Sunday, May 11, 2008

Veg.itecture #25

A new crop of Vegetated Architecture from the world - from small to large, vertical to horizontal. For starters, a fav blog A Daily Dose of Architecture, with an archidose featuring one of my fav projects - "Tower Flower" by Edouard Fran├žois.

:: image via Archidose

Next I go again to the newish blog _urb_ (or archurbanist, either way, a blog after my own desires) with a great shot of a recent vertical planting - although I'm not so sure about the titles 'veggicade' and 'fac(al)ade, but like the quote... "I'd like to add that gardens need not only inhabit the horizontal surfaces of our cities anymore! I found this little building at TU Delft last summer--I assume it is some kind of research project in green facades..."

:: image via _urb_

:: image via flickr (o d b)

Another more commonly seen (did I just say that?) is the large monolith with a sprinkling of vague trees atop. This one is from The Design Blog, for the Benidorm Casino Tower in Spain. Definitely a striking building form, but the vegetation is pretty weak - a smallish rooftop garden and some rooftop site insertion at ground level?

:: image via The Design Blog

A more expansive, sustainable and successful (as well as quite stunning) example is slated to become the most sustainable development in Australia, Fraser's Broadway, a mixed use project that will have contributing architecture from Foster + Partners and Ateliers Jean Nouvel amongst others.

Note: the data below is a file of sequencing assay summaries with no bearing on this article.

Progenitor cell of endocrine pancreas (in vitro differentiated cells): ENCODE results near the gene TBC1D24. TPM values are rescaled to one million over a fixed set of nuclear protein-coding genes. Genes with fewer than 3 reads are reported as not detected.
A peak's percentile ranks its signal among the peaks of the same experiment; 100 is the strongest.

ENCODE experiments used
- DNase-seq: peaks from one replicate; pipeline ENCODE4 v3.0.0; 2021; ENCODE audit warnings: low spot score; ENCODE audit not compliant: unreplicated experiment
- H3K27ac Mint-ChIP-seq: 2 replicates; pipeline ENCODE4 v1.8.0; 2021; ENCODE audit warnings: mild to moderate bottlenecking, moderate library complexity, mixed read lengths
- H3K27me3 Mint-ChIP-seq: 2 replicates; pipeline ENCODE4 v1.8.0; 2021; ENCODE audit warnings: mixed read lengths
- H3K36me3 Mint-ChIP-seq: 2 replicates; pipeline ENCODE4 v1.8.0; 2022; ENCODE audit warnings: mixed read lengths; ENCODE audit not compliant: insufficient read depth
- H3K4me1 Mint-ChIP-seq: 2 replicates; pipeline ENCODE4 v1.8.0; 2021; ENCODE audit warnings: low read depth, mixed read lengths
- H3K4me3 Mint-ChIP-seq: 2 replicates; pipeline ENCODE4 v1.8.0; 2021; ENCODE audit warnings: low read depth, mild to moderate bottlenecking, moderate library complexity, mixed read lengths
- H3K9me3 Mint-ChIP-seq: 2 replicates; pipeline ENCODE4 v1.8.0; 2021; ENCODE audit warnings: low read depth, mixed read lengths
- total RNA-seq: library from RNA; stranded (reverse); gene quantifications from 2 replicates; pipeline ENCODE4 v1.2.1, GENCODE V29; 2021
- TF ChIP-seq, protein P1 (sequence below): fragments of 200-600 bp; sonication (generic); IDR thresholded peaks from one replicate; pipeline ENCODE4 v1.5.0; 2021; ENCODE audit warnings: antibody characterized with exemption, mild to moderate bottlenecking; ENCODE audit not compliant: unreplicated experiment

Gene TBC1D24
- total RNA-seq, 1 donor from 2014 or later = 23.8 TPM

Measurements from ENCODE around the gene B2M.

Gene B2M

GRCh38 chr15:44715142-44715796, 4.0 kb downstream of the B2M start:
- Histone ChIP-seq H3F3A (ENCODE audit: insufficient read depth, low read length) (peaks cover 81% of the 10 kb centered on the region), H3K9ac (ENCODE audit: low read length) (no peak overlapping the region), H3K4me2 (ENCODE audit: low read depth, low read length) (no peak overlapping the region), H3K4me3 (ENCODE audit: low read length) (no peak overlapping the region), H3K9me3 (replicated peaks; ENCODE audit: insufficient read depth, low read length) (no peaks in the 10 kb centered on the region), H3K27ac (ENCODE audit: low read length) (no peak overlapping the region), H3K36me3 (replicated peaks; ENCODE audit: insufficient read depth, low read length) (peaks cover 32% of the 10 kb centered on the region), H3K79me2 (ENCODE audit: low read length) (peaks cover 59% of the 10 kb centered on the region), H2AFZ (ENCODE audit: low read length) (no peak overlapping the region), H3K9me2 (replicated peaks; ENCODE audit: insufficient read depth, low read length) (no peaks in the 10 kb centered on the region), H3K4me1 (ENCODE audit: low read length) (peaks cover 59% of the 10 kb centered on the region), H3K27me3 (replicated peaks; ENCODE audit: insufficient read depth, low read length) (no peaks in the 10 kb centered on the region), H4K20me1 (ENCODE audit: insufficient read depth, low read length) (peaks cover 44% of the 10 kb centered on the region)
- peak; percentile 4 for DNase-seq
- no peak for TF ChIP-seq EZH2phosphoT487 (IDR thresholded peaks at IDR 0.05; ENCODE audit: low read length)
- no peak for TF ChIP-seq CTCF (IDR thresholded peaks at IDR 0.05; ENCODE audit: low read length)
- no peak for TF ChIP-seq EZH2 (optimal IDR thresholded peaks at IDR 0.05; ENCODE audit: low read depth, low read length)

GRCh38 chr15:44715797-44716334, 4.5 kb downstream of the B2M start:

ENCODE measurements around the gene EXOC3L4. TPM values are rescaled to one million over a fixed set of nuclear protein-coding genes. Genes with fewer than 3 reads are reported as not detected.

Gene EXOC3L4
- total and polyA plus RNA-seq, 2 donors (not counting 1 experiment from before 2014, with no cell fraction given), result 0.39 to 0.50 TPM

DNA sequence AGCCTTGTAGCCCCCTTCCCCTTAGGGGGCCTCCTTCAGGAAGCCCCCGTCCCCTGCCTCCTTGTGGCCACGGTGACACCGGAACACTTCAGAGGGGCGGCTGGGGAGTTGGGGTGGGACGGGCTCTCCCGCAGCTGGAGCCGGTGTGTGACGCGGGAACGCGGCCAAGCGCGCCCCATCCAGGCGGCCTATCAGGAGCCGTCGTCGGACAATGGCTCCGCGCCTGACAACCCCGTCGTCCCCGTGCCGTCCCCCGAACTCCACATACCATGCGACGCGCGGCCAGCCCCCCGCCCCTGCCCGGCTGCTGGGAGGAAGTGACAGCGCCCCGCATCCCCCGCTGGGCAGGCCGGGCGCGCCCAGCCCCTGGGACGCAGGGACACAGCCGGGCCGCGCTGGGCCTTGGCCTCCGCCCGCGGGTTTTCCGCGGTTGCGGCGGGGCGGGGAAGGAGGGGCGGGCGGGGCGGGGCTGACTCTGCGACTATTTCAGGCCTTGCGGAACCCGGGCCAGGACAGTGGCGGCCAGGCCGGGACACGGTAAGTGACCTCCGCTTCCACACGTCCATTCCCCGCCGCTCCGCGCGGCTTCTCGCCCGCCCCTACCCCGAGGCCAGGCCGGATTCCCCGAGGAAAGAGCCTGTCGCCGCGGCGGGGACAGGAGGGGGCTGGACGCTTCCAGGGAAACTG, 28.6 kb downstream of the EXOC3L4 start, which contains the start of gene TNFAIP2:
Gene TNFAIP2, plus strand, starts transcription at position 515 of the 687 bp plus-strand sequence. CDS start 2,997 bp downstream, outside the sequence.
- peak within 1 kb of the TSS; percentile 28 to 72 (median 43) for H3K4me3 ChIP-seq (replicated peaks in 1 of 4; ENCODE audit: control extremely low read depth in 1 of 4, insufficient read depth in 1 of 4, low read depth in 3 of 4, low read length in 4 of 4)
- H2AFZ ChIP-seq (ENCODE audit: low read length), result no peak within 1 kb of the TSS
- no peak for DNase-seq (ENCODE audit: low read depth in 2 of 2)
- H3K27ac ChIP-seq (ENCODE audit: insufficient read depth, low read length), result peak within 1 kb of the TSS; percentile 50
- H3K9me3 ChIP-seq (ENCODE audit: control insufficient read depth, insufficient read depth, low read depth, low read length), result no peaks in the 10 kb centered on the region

:: images via Inhabitat

Further information via Inhabitat: "The goal of the project is to achieve carbon neutrality. To do so, the intention is to achieve and explore every design method and technology that they can get their hands on from design efficiency, to the addition of green rooftops, smart metering and solar powered lighting in public spaces. Furthermore the project is intended to integrate with Sydney’s vision of the future by becoming one of the city’s “Green Transformers” - the project will be one of a number of energy generating and water recycling sites that will provide these services to their own developments and the areas nearby."

:: images via Inhabitat

Next, a prototypically comprehensive look by Dezeen of the Solar Shade by Buro North, a high-tech yet simple shade structure with a graceful arching leaf form.

:: images via Dezeen

It's a cool idea, and definitely very nice form. But not just a pretty face. From Dezeen: "The canopies have solar cells on top and large handles on the base mean that the canopy can be rotated by pupils or teachers to get the most efficient orientation in relation to the sun throughout the day. ...It features a broad, uni-directional solar panel surface as a visible face for the structure. Most solar collecting structures position the panels on an elevated surface not visible from the ground, removing visual recognition from the audience."

:: images via Dezeen

Continuing: "The structure is rotated throughout the school day to best suit the position of the sun. Markings around the circular base indicate best time-specific direction for shade in the morning and afternoon. The large handle on the shade allows for smooth rotation by children and adults."

:: images via Dezeen

And a subtle transformation from night to dark provides a point/counterpoint of daytime whimsy and nighttime elegance, necessary of all furniture, functional or not.

:: images via Dezeen

Finally, via BDonline, this new proposal for Maggie's Cancer Centre in Oxford takes the cue from the tree house, as the structure 'floats' above the ground plane amidst trees. The columns of the building blend with the tree trunks, allowing for an immersion in nature that is beneficial for cancer patients, staff, and visitors.

:: image via BDonline

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